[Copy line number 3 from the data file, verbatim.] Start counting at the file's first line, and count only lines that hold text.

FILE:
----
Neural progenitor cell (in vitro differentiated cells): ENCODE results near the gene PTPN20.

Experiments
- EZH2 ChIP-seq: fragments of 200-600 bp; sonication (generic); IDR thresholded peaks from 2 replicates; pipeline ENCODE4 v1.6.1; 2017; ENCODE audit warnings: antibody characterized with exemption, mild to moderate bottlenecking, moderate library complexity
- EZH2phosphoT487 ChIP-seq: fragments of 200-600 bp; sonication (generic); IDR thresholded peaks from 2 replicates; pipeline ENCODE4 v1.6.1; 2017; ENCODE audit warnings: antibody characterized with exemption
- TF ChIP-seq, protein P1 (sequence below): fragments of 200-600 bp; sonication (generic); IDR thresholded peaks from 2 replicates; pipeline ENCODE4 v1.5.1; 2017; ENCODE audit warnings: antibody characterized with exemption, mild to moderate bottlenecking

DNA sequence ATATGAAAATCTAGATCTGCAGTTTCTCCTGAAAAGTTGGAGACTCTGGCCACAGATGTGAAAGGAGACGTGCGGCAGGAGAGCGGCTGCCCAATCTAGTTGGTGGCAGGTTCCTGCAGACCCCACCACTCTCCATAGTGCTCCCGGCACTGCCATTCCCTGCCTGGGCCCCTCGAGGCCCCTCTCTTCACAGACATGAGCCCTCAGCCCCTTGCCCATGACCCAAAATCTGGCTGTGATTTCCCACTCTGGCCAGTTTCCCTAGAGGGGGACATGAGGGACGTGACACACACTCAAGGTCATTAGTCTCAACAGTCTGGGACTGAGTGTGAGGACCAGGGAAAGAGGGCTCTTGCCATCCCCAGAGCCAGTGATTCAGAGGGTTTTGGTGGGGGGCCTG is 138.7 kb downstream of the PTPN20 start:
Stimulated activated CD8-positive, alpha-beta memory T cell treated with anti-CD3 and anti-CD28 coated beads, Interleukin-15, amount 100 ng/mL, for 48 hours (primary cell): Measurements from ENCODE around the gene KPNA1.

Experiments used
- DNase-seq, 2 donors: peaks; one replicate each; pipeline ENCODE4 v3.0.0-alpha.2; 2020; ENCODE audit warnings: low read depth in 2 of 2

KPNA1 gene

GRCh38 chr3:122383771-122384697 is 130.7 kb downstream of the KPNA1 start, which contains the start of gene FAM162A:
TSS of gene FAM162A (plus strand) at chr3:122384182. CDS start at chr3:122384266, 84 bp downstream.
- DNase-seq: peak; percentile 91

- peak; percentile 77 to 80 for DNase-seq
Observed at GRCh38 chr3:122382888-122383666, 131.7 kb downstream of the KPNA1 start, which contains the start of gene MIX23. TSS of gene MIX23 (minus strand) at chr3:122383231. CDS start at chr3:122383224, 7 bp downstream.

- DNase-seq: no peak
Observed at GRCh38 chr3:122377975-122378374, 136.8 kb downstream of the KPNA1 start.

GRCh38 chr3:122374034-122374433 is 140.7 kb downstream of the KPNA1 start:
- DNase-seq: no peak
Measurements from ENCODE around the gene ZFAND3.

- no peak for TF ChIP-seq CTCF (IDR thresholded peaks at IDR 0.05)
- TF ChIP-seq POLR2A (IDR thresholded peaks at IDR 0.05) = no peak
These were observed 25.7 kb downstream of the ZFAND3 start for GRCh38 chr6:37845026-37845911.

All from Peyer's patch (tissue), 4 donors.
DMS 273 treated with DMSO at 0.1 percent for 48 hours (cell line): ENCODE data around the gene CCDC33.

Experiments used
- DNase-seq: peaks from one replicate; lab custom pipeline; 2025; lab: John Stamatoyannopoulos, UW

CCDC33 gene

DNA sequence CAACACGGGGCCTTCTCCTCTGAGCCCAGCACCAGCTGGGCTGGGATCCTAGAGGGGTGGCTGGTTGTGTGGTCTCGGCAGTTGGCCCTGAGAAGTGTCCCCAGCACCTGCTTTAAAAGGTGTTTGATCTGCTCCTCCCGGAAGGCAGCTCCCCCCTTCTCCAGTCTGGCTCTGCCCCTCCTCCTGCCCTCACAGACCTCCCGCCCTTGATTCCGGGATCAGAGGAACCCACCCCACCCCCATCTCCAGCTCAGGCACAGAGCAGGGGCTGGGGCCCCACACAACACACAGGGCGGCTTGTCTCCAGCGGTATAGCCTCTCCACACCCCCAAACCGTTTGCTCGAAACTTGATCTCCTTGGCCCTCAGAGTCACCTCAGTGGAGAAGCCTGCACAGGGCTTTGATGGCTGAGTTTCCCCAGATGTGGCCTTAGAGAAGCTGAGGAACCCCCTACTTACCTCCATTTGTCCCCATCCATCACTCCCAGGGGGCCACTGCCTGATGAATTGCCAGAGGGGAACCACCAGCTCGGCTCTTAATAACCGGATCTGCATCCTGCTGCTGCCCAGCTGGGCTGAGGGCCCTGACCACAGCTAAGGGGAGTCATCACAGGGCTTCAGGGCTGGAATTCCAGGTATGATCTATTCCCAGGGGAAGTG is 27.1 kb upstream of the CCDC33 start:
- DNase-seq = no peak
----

- EZH2 ChIP-seq: fragments of 200-600 bp; sonication (generic); IDR thresholded peaks from 2 replicates; pipeline ENCODE4 v1.6.1; 2017; ENCODE audit warnings: antibody characterized with exemption, mild to moderate bottlenecking, moderate library complexity